Those are the tiny differences that add up in motorsport. A professional is unlikely to be able to drive a car 10-15km/h quicker through a corner than a good amateur, but they don’t need to. Even 1-2km/h, let alone 4 or 5 makes a big difference. Going back to our two-minute laptime, let’s add just 4km/h an hour to our speed, about the same as walking pace. Now we’re averaging 137km/h, and our laptime is much quicker – 1.56.51, some three and a half seconds and that’s a world apart. No professional driver could allow that big a gap to their team mate and hope to keep their job.
As an example, qualifying at a recent Phillip Island V8 Supercars (#32) race there had the pole position on 1.30.753, and the next 18 cars were less than one second slower – equivalent to average speeds of 176.3km/h to 174.5km/h. Last-placed car 25 was 1.32.553, only 1.8 seconds adrift, average speed 172.9km/h. In the 14-lap race, the fastest driver averaged 170.9km/h, second place 170.8, and third 170.7. So if you’re 2-3km/h slower on average…you’re nowhere.
Phillip Island Myths
Phillip Island is universally agreed to be Australia’s finest racetrack, not least because of it’s long, flowing corners. These corners are more complex than a standard squarish circuit with long straights linked by sharp corners, so the fastest line – the exact path you take around the track – is not obvious.
At club level you see lots of different ways to drive the track, and they can’t all be right. So to make sure, I asked Audi’s team of aces about two of the most-discussed corners:
Turn 2 is double apex, not single apex
The basics of a racing line is out-in-out. So on a left-hander, enter from the far right, cut in all the way to the left, exit on the right to create the biggest possible arc and therefore maintain the fastest speed. However, like all simple rules, reality gets in the way and that rule often needs to be broken. There’s many reasons, and two are factors at Turn 2.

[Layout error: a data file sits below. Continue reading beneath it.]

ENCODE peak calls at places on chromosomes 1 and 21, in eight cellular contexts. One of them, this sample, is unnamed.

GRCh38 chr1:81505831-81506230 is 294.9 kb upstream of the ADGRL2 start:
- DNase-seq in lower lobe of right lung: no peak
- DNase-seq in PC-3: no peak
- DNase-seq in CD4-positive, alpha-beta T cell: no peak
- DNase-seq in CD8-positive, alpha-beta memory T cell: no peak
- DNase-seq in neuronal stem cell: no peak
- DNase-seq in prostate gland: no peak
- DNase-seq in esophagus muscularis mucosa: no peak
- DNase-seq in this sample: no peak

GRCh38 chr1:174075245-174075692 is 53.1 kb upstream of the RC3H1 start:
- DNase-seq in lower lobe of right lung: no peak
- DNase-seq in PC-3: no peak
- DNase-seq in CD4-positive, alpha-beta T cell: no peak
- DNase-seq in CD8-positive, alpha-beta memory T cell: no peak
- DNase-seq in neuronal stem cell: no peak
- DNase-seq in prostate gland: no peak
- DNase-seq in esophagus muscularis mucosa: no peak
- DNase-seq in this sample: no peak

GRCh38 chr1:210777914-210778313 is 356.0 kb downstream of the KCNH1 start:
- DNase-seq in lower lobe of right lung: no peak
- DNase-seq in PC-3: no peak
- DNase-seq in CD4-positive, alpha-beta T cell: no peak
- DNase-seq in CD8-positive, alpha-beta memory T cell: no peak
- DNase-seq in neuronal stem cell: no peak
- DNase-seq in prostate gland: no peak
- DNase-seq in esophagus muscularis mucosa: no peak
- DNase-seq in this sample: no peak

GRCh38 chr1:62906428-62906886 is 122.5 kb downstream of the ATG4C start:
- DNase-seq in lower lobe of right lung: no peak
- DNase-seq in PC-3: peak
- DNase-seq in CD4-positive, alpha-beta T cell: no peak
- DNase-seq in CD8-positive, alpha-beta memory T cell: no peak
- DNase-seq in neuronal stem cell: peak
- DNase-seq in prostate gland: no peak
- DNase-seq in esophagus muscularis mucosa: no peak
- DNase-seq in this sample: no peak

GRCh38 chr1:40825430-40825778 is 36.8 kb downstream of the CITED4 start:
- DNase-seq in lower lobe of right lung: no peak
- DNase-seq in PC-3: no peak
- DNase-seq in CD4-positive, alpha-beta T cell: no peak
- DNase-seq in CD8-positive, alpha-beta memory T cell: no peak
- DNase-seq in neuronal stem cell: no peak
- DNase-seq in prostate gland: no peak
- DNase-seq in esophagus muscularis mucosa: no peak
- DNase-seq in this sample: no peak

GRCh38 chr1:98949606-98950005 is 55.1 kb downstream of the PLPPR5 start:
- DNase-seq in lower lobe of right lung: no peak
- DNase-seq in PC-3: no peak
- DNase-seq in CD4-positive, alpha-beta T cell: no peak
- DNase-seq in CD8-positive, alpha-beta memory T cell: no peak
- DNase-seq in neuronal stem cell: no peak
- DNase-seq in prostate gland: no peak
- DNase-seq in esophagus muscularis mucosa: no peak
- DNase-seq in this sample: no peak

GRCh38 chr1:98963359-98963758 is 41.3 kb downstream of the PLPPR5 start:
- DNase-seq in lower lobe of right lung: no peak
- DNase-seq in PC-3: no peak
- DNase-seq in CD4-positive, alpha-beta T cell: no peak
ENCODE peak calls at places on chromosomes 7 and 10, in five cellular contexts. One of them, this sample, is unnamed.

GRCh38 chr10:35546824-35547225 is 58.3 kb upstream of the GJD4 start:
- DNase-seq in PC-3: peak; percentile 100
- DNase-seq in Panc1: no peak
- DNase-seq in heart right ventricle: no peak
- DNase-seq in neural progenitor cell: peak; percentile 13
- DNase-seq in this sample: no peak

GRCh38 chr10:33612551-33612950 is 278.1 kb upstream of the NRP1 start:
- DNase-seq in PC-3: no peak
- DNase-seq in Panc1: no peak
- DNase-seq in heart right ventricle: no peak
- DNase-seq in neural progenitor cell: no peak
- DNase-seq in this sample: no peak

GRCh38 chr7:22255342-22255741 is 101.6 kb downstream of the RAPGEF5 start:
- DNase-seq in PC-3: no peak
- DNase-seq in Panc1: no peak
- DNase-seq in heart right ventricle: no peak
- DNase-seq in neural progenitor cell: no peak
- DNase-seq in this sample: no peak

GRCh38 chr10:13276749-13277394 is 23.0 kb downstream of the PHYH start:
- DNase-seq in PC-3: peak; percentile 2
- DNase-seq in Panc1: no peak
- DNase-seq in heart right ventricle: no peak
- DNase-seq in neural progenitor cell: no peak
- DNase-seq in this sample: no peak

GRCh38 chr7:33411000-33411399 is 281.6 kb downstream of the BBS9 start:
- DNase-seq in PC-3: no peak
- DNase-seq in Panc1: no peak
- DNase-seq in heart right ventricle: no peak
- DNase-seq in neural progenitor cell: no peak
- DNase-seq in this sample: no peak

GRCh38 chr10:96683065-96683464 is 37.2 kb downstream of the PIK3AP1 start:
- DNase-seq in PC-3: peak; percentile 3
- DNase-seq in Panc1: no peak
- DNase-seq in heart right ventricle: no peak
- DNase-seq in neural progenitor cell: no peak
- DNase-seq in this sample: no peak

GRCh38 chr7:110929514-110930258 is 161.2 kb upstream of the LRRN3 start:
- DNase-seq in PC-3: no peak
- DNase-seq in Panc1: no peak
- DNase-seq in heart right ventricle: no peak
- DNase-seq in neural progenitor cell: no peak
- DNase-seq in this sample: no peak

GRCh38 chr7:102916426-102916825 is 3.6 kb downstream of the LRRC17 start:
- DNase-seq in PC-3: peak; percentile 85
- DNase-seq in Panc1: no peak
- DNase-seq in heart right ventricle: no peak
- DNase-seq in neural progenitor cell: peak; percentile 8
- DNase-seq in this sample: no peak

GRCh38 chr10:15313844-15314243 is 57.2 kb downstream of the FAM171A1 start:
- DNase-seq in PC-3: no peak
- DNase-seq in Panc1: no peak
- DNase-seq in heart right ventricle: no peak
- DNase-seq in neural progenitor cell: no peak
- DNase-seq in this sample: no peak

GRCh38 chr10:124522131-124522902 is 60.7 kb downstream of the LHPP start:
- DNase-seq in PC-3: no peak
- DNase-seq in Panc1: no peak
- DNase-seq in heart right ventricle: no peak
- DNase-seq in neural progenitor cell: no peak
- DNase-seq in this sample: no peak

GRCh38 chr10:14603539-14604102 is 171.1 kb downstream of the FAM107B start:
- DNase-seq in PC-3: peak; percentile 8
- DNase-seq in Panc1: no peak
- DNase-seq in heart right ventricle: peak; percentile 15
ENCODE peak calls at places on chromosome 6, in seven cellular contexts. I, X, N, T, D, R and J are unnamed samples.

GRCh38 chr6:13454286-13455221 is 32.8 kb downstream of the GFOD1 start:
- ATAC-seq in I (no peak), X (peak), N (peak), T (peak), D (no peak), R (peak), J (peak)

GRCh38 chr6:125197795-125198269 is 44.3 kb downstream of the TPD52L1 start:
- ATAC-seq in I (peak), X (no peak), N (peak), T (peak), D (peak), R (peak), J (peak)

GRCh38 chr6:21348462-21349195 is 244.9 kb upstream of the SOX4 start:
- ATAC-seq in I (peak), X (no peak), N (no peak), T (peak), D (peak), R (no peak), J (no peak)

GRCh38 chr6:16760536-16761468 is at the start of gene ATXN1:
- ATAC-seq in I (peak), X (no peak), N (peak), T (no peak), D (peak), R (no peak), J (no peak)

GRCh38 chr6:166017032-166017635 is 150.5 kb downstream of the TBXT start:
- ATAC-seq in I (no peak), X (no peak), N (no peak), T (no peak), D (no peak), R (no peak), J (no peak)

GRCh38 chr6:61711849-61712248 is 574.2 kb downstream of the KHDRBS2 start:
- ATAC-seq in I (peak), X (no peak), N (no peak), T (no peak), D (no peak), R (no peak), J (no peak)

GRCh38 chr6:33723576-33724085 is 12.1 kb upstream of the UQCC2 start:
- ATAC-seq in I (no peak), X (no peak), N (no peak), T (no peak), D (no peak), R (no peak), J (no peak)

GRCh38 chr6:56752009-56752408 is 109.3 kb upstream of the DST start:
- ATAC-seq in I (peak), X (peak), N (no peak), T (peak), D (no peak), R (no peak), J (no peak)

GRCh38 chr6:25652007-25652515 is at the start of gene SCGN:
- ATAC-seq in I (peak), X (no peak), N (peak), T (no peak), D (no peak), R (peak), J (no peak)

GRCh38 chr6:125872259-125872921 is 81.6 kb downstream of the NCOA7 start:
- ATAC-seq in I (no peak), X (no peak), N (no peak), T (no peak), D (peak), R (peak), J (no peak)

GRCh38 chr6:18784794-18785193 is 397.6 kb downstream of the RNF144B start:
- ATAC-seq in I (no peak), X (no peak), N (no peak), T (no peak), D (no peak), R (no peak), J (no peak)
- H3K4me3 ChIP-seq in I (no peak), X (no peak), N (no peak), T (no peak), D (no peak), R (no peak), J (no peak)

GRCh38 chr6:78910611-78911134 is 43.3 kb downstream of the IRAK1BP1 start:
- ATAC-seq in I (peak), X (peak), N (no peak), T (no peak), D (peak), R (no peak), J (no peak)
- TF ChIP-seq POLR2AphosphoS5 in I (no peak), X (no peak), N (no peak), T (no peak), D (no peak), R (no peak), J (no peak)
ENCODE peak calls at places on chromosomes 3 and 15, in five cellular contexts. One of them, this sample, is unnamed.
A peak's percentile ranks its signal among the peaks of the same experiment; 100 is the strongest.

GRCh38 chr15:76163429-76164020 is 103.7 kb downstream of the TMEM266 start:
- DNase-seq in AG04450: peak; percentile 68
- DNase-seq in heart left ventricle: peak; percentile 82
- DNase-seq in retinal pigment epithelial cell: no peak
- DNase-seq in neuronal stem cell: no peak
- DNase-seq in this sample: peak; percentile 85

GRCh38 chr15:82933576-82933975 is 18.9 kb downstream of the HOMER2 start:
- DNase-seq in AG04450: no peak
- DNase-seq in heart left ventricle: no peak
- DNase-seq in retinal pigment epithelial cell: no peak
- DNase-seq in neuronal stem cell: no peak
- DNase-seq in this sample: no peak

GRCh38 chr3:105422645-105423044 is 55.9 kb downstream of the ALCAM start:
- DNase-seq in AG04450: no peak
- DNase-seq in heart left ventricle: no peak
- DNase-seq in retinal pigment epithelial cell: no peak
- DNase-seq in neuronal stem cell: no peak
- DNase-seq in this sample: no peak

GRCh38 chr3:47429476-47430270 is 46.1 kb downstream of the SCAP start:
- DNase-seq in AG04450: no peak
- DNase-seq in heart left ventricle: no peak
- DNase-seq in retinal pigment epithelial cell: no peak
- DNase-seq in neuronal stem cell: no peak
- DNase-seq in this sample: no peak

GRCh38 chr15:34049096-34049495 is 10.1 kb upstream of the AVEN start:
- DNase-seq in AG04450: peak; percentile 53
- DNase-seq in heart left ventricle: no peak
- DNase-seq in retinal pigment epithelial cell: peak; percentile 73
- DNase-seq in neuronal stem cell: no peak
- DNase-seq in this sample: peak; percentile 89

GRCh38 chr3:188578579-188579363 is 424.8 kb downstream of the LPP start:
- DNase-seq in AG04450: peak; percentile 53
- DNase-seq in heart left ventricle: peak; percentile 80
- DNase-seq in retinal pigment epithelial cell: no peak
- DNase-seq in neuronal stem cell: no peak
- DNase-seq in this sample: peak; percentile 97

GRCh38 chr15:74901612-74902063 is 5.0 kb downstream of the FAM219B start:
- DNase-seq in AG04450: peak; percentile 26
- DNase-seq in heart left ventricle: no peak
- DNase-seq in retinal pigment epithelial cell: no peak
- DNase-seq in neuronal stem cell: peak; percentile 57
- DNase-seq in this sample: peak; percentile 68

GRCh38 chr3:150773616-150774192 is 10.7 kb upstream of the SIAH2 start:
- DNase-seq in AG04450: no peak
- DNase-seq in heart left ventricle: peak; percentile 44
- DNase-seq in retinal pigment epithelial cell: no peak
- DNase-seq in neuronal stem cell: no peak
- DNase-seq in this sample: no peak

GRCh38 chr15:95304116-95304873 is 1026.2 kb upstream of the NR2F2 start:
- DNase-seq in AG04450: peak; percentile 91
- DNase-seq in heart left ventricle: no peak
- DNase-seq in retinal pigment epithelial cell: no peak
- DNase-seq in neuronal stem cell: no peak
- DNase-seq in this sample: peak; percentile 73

Turn 2 follows the high-speed Turn 1. If you take Turn 1 properly fast, which in a roadcar is around 160-180km/h, then you simply won’t be able to get your car all the way over to the right for the entry of Turn 2. You can see this for yourself on the track map – draw the biggest possible arc around Turn 1, then continue that same radius arc to the right of the track and you end up mid-track as you enter Turn 2. Slowing down more for Turn 1 is an option, but then there’s the second factor and that’s exit speed, the prime criterion for most corners.
After Turn 2 there’s a longish flat-out section down past a the Turn 3 to the low-speed Turn 4 (Honda), so exit speed out of Turn 2 is critical. Normally, this would mean sacrificing the entry of Turn 2, but as Turn 2 is so long and fast, it kind of doesn’t matter too much where you enter it, at mid-corner the car will be in the same heading, position and speed anyway. This is distinct from say Turn 6, Siberia, where if you tried to enter it from the centre of the track you couldn’t get the car into the correct exit attitude and speed because there’s not enough corner to do it. Again, if you draw the ideal exit line out of Turn 2, you’ll see you can easily get the car onto it whether you approach from the middle of the track or the far right.
So if you do go very wide on the entry of Turn 2 you’ll compromise your speed through Turn 1, travel a long distance you simply don’t need to, and be no faster on the exit for the run down to Turn 4. Hence the correct line for Turn 2 is about in the middle of the track.
Lukey Heights is a mid-track entry
Much the same applies to Turn 9, Lukey Heights. If you take the Turn 8 kink flat out, then you can’t really get most cars all the way over to the right for the corner. If you try it, then yes your entry speed will be higher…but you’ve travelled extra distance, and had to turn the steering wheel more to get there. The more the steering wheel is turned, the slower you go – just having your foot to the floor doesn’t mean to say the car is moving as fast as it can, as can be proven by experts vs novices on any indoor kart track. And exit speed out of Turn 9 doesn’t apply as there’s the tight Turn 10 right-hander, MG Corner to brake for.
So you’re best off maximising speed through Turn 9, and then keeping more or less close to the kerbs up and over Lukey, making sure you end up on the far left for Turn 10. The exit of Turn 10 also needs to be compromised, otherwise you’ll be too far to the left on exit and that will make Turn 11 more of a turn, and therefore slower which is no fun at all. So like we said, the objective of racetrack driving is simple, but the theory is complex and difficult to execute. That’s the challenge, and that’s why we love it!